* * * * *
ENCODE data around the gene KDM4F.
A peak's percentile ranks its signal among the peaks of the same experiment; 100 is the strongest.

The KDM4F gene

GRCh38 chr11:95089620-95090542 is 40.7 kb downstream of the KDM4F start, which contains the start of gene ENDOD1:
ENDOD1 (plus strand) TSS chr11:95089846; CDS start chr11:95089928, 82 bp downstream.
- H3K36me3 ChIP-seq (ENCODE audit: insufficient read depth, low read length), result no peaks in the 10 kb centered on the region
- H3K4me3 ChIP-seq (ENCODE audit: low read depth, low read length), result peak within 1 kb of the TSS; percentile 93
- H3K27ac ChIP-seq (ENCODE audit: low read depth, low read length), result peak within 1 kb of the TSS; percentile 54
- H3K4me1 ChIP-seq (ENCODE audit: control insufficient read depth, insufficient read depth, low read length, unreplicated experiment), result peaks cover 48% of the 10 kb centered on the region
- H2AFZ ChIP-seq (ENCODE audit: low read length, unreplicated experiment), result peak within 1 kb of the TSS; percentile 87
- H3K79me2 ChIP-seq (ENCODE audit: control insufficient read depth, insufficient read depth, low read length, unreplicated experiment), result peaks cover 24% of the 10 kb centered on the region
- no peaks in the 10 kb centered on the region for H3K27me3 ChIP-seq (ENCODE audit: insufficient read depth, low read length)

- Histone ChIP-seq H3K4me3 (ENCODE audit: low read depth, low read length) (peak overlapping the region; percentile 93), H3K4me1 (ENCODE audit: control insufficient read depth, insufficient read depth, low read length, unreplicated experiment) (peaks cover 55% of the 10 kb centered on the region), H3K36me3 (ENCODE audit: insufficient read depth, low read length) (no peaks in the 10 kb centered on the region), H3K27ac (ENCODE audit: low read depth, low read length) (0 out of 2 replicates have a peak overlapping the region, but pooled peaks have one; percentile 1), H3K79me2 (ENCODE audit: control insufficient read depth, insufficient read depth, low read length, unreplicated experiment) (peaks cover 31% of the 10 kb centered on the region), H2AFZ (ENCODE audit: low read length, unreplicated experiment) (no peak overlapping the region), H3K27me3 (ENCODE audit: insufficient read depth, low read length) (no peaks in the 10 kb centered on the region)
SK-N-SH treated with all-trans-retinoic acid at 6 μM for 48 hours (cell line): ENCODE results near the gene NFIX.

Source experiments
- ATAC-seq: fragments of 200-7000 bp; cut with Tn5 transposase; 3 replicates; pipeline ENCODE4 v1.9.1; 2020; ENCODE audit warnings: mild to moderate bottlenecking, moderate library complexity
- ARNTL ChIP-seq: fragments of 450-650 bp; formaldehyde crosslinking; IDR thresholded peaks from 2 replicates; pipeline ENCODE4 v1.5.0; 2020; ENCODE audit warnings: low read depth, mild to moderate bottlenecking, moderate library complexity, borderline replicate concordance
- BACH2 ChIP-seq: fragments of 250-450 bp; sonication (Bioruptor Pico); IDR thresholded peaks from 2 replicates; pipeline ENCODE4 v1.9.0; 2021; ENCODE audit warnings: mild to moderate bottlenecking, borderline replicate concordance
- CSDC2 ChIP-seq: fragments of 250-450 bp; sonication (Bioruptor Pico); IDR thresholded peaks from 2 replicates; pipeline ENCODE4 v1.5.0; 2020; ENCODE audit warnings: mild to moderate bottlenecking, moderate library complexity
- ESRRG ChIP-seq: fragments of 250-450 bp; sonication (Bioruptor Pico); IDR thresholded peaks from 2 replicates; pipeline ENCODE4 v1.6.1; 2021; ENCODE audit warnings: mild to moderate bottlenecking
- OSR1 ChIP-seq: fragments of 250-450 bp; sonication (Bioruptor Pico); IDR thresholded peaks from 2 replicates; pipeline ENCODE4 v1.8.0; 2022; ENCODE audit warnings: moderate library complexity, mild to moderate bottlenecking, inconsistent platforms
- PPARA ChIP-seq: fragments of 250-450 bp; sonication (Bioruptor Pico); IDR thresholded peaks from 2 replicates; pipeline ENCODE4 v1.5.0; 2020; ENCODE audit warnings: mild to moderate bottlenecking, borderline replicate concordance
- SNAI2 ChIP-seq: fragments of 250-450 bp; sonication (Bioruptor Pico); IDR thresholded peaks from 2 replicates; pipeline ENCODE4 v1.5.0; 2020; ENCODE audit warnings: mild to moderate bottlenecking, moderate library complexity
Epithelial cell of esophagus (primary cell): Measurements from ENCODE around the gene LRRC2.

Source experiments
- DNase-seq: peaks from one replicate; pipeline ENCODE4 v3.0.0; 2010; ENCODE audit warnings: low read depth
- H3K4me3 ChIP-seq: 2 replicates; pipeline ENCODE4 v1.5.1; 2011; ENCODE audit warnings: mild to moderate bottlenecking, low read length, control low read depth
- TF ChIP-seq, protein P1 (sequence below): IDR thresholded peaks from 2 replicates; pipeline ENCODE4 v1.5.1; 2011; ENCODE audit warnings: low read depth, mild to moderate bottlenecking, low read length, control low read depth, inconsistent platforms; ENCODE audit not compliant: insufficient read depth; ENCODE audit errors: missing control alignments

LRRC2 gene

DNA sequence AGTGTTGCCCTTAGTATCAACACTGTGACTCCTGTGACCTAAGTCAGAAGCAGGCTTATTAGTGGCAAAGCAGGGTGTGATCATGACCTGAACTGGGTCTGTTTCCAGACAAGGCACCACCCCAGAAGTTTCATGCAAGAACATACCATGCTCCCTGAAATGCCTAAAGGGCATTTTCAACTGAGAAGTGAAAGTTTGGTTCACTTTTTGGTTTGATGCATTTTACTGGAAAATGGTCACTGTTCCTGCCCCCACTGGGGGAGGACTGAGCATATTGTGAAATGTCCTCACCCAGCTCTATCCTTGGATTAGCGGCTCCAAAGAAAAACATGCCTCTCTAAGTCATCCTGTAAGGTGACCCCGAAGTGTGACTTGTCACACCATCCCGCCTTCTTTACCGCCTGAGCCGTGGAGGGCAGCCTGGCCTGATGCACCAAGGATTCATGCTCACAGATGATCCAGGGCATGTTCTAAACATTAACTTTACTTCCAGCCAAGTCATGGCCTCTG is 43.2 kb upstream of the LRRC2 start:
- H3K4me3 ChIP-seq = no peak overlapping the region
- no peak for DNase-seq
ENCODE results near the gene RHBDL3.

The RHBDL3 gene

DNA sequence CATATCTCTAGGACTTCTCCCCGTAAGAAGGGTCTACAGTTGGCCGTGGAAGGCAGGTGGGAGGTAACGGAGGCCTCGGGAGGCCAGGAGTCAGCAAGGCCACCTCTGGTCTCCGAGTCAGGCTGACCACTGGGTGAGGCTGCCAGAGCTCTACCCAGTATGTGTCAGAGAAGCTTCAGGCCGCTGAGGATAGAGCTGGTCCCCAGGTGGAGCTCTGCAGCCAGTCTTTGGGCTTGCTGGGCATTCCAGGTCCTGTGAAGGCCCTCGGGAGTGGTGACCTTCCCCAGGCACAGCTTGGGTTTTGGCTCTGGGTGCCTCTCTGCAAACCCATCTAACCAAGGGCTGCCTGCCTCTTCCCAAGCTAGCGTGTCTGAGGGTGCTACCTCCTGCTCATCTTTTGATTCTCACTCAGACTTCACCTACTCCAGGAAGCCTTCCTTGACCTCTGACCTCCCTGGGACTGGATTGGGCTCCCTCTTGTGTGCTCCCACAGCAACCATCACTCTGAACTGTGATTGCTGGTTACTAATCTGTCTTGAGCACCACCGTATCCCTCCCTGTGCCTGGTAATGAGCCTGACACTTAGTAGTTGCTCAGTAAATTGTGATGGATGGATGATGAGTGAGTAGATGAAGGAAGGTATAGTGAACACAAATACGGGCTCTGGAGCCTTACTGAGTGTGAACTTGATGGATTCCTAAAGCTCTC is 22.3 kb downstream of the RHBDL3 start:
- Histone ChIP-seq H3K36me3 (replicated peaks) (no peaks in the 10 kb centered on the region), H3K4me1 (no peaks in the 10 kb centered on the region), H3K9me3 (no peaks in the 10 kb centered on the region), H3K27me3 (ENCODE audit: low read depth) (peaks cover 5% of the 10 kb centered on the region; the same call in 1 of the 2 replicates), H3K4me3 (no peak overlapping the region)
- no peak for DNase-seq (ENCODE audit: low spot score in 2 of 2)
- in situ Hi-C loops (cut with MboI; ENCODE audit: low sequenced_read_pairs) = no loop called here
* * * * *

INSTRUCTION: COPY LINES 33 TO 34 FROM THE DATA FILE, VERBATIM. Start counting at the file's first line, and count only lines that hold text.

ENCODE results near the gene RHBDL3.

The RHBDL3 gene